Collector - October 2017 - 10
STATES WHERE CONSUMERS ARE MOST
LIKELY TO LIVE PAYCHECK TO PAYCHECK
2 IN 3 ADULTS
DON'T HAVE ENOUGH MONEY
SAVED TO COVER SIX MONTHS
OF LIVING EXPENSES.
Wanted: A Financial Cushion
Recent survey findings show nearly half of U.S. consumers are currently living paycheck to paycheck.
even years after the Great Recession
shocked the U.S. economy,
consumers are still struggling with
their finances. This probably shouldn't be
much of a surprise, considering household
debt balances recently hit $12.84 trillion,
exceeding the 2008 peak of $12.68 trillion.
Findings from a GOBankingRates survey
of more than 1,000 U.S. adults show that 49
percent of respondents are currently living
paycheck to paycheck. Concurrently, nearly
two in three adults do not have enough money
saved to cover six months of living expenses.
"As the housing and financial markets
tumbled, many lost their jobs, homes and
even their retirement savings," wrote the
survey authors. "In fact, there are still people
who are struggling today to make ends meet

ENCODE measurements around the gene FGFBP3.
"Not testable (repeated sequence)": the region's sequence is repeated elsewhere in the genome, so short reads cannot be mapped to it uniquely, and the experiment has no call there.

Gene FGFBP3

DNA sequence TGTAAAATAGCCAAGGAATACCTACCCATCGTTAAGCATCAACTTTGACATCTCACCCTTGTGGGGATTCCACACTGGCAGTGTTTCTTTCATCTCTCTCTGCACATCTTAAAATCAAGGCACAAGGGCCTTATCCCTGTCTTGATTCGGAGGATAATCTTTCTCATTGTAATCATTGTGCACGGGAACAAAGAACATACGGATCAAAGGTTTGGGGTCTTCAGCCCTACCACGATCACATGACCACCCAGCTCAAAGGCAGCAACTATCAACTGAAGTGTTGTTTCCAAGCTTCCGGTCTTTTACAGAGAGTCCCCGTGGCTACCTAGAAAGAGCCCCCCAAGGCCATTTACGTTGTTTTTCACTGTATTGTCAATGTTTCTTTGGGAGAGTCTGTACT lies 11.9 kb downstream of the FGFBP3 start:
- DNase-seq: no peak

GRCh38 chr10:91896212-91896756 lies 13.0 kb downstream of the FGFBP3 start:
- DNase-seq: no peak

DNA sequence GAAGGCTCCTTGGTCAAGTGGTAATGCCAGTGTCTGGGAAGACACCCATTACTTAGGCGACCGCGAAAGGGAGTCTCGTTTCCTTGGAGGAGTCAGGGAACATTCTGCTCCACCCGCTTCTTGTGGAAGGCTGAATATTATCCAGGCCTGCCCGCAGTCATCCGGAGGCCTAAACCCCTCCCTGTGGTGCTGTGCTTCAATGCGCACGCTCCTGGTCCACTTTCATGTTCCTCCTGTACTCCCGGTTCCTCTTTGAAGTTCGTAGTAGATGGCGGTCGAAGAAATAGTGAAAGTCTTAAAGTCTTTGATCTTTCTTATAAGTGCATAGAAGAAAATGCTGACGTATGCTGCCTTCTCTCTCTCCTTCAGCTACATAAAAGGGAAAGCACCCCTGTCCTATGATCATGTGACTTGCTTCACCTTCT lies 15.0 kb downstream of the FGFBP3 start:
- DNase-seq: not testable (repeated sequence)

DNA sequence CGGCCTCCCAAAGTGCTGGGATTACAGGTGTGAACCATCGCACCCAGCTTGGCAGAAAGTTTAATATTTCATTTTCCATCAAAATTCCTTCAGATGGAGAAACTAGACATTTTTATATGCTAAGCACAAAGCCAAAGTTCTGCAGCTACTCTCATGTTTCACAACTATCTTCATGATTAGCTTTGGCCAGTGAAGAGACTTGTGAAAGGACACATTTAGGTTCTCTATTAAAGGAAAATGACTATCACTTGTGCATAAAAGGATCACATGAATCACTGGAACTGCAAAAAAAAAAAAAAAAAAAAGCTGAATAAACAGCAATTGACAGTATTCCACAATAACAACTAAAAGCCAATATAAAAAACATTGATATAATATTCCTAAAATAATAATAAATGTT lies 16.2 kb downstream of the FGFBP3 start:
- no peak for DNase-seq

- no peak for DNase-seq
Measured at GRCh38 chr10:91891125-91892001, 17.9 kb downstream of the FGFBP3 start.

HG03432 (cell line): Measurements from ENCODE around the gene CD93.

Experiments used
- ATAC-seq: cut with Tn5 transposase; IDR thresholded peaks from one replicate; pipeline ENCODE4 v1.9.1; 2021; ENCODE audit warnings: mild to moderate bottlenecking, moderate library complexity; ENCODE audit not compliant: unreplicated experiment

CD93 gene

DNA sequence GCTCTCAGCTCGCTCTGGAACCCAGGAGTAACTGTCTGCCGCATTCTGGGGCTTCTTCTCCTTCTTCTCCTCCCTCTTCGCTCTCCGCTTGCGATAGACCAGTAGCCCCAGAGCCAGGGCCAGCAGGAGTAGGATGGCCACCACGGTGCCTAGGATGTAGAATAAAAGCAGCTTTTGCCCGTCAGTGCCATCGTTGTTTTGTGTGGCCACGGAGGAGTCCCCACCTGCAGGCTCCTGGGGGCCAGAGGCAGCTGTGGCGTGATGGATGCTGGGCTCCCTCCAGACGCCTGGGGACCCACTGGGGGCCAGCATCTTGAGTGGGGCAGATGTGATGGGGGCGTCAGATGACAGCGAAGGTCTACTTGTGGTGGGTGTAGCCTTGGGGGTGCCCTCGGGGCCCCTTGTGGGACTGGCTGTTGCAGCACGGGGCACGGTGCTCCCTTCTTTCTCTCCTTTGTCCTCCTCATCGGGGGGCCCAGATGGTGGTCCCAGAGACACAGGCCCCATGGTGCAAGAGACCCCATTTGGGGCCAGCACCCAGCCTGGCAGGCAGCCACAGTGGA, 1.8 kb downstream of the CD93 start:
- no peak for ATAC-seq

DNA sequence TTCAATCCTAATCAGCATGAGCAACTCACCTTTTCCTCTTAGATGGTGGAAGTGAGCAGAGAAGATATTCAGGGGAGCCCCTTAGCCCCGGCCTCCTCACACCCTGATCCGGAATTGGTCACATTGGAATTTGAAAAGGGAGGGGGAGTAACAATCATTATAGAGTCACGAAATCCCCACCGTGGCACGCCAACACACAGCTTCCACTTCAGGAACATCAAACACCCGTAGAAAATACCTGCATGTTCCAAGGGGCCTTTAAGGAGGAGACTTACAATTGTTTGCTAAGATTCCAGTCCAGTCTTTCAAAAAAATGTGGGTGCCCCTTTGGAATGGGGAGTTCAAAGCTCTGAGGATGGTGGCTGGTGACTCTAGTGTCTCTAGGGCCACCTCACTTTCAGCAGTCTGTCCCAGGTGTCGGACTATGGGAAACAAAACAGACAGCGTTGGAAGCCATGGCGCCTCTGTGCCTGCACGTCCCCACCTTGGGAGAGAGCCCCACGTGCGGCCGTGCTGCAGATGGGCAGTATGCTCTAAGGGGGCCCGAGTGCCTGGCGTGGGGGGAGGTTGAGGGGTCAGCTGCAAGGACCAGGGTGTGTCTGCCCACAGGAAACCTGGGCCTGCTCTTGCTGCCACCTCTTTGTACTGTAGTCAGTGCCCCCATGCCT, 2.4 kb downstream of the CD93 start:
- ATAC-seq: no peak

and recover from the recession."
From Millennials to seniors, living
paycheck to paycheck affects a broad range
of age groups in the study. Fifty-two percent
of 18- to 24-year-olds are currently living
paycheck to paycheck, compared to 44
percent of seniors 65 and older. Nearly half
of the working age group-consumers ages
25 through 64-say they are currently living
paycheck to paycheck.
Additional findings in the survey include:
* Seventy-eight percent of respondents
are not ready to search for a new job
with an updated resume;
* When asked if they have multiple streams
of income, 64 percent say they do not have
more than one source of income; and
* Sixty-eight percent of respondents
say their investment strategy does not
account for a recession.
"Based on respondents' answers,
GOBankingRates found that most
Americans are not prepared for the next
recession," the survey authors reported.
"And, our data suggests many Americans
are still struggling from the effects of the
ACA International offers a resource
for consumers who have questions about
managing their personal finances and
working with debt collectors should
they have a bill in collections. Through
Ask Doctor Debt, ACA provides easyto-understand explanations to common
financial questions. Many ACA members
publish a link to Ask Doctor Debt on their
own websites and suggest it as a resource to
consumers during collection calls. Check it
out at www.askdoctordebt.com.